Ancient Monuments

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Moated site 550m south east of Scorborough Hall

A Scheduled Monument in Leconfield, East Riding of Yorkshire

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Latitude: 53.8911 / 53°53'27"N

Longitude: -0.4473 / 0°26'50"W

OS Eastings: 502142.960135

OS Northings: 444997.383925

OS Grid: TA021449

Mapcode National: GBR TR9F.ZW

Mapcode Global: WHGDY.3G9C

Entry Name: Moated site 550m south east of Scorborough Hall

Scheduled Date: 8 July 1997

Source: Historic England

Source ID: 1016250

English Heritage Legacy ID: 26608

County: East Riding of Yorkshire

Civil Parish: Leconfield

Traditional County: Yorkshire

Lieutenancy Area (Ceremonial County): East Riding of Yorkshire

Church of England Parish: Scorborough St Leonard

Church of England Diocese: York


The monument includes a moated site 550m south east of Scorborough Hall.
The monument is one of a group of associated sites in the Scorborough area,
which includes the shrunken medieval village of Scorborough, the Scorborough
Hall moated site and Iron Age cemetery, and another moated site north east of
Scorborough church, which are all the subject of separate schedulings.
The monument includes a central island measuring 38m north east-south west by
25m north west-south east, surrounded by a moat up to 12m wide and nearly 2m
deep. The moat has an exterior bank between 0.5m and 0.7m high and 2.5m wide.
The monument has overall dimensions of 85m north east-south west by 65m north
west-south east.
There are traces of building foundations upon the central island, consisting
of a rectangular bank measuring some 12.5m by 10m.
Post and wire fencing and gates are excluded from the scheduling, although the
ground beneath them is included.

The site of the monument is shown on the attached map extract.
It includes a 2 metre boundary around the archaeological features,
considered to be essential for the monument's support and preservation.

Source: Historic England

Reasons for Scheduling

Around 6,000 moated sites are known in England. They consist of wide ditches,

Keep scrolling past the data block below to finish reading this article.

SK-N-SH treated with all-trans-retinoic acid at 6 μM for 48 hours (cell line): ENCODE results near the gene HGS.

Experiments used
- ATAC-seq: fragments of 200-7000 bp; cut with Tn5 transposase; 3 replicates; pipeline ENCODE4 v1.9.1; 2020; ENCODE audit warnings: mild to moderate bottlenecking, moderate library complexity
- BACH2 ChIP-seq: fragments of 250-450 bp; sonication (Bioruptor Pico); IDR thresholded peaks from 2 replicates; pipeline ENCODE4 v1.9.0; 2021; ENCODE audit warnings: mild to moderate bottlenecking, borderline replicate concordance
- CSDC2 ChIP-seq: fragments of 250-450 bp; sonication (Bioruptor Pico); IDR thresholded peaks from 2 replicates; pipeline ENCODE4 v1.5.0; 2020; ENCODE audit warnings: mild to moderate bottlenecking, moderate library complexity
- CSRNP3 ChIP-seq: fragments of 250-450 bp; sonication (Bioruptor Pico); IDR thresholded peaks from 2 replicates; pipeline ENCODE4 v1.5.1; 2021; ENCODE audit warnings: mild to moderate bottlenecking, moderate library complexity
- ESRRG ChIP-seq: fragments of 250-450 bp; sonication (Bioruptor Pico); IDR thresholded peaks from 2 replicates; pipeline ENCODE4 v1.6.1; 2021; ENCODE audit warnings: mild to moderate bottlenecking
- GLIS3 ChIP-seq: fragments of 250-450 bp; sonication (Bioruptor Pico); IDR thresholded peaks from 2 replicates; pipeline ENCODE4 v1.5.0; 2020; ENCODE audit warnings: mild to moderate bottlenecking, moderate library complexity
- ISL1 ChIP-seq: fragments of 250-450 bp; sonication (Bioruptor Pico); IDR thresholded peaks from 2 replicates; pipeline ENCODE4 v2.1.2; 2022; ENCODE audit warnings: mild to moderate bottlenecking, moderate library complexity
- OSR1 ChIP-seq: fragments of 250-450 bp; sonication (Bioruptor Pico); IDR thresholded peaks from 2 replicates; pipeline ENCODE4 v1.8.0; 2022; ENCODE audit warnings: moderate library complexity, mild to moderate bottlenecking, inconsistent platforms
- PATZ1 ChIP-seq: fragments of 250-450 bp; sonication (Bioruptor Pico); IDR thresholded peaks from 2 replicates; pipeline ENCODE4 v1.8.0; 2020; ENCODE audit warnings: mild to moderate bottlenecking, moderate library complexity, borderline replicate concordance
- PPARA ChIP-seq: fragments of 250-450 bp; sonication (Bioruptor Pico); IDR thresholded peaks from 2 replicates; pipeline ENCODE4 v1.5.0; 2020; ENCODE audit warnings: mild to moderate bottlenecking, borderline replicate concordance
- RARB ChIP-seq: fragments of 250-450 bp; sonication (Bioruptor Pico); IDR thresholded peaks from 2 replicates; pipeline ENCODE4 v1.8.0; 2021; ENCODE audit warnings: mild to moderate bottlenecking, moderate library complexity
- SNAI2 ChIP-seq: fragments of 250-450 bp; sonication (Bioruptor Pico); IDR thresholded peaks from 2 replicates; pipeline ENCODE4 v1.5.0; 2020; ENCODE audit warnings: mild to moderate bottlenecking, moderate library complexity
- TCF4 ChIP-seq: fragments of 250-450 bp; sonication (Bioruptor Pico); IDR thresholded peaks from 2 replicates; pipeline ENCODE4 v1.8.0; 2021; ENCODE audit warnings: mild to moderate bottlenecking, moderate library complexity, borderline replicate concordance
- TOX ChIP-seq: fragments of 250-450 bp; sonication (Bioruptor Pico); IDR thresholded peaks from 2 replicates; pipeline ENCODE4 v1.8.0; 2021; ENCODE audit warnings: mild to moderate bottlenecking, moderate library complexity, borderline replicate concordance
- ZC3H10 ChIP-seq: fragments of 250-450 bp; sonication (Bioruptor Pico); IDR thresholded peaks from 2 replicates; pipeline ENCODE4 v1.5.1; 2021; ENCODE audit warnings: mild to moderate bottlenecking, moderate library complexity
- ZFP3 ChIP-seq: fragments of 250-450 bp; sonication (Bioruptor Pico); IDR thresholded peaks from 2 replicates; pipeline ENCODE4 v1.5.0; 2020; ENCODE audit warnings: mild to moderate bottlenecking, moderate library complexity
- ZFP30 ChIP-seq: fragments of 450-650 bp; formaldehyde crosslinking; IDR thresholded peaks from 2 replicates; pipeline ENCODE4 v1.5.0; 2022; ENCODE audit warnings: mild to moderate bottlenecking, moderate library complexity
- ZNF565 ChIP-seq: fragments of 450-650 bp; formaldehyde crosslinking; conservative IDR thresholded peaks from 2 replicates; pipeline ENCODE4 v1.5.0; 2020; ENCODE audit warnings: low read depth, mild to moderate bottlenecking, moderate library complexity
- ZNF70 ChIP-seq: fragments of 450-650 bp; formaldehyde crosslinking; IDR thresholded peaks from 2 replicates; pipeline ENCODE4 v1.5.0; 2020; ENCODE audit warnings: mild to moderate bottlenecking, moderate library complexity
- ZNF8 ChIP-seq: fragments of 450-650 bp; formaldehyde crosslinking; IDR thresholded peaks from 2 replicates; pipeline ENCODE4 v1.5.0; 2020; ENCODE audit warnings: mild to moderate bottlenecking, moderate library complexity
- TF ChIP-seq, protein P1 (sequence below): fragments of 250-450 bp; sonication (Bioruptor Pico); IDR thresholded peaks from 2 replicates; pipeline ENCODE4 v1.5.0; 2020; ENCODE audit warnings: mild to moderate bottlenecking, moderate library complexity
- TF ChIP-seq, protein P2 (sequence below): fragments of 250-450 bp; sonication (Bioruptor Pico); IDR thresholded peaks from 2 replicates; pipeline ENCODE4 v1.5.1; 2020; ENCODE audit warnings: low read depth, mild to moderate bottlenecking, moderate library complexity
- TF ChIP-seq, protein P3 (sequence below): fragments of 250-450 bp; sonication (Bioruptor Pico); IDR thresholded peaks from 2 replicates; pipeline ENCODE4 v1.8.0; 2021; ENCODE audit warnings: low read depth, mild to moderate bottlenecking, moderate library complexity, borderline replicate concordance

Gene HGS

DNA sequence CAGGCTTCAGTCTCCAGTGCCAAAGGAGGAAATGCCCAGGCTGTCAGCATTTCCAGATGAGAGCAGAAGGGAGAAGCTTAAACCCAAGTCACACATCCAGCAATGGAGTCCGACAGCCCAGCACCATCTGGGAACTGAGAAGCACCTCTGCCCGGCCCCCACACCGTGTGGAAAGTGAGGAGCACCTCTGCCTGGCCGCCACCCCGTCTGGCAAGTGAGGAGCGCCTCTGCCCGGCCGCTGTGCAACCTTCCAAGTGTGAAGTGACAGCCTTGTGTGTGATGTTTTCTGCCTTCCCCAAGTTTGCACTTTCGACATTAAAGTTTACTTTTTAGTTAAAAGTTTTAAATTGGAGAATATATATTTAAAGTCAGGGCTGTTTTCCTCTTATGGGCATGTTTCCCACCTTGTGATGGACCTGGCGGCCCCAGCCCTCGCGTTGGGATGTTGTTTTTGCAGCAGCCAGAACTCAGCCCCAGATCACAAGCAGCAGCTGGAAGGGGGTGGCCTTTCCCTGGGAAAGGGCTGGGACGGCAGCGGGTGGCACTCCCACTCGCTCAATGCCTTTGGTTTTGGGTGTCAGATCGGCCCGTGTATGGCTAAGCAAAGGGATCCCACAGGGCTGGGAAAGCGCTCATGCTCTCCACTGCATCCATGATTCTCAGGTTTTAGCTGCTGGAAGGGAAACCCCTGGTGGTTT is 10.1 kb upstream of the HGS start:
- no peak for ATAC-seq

often or seasonally water-filled, partly or completely enclosing one or more
islands of dry ground on which stood domestic or religious buildings. In some
cases the islands were used for horticulture. The majority of moated sites
served as prestigious aristocratic and seigneurial residences with the
provision of a moat intended as a status symbol rather than a practical
military defence. The peak period during which moated sites were built was
between about 1250 and 1350 and by far the greatest concentration lies in
central and eastern parts of England. However, moated sites were built
throughout the medieval period, are widely scattered throughout England and
exhibit a high level of diversity in their forms and sizes. They form a
significant class of medieval monument and are important for the understanding
of the distribution of wealth and status in the countryside. Many examples
provide conditions favourable to the survival of organic remains.

The monument is part of a related group of moated sites and associated
settlement dating to the medieval period, in this area. It survives in good
condition and will retain environmental information from the moated ditch
fills relating to the period of its construction. Togther with the related
sites in this group, it will be able to offer important insights into the
social, economic and territorial divisions of this area during the medieval

Source: Historic England


Books and journals
Le Patourel, H.E J, 'Monograph Series No 5' in The Moated Sites of Yorkshire, (1973), 117
Humberside SMR, Sites and Monuments Record Sheet, (1995)

Source: Historic England

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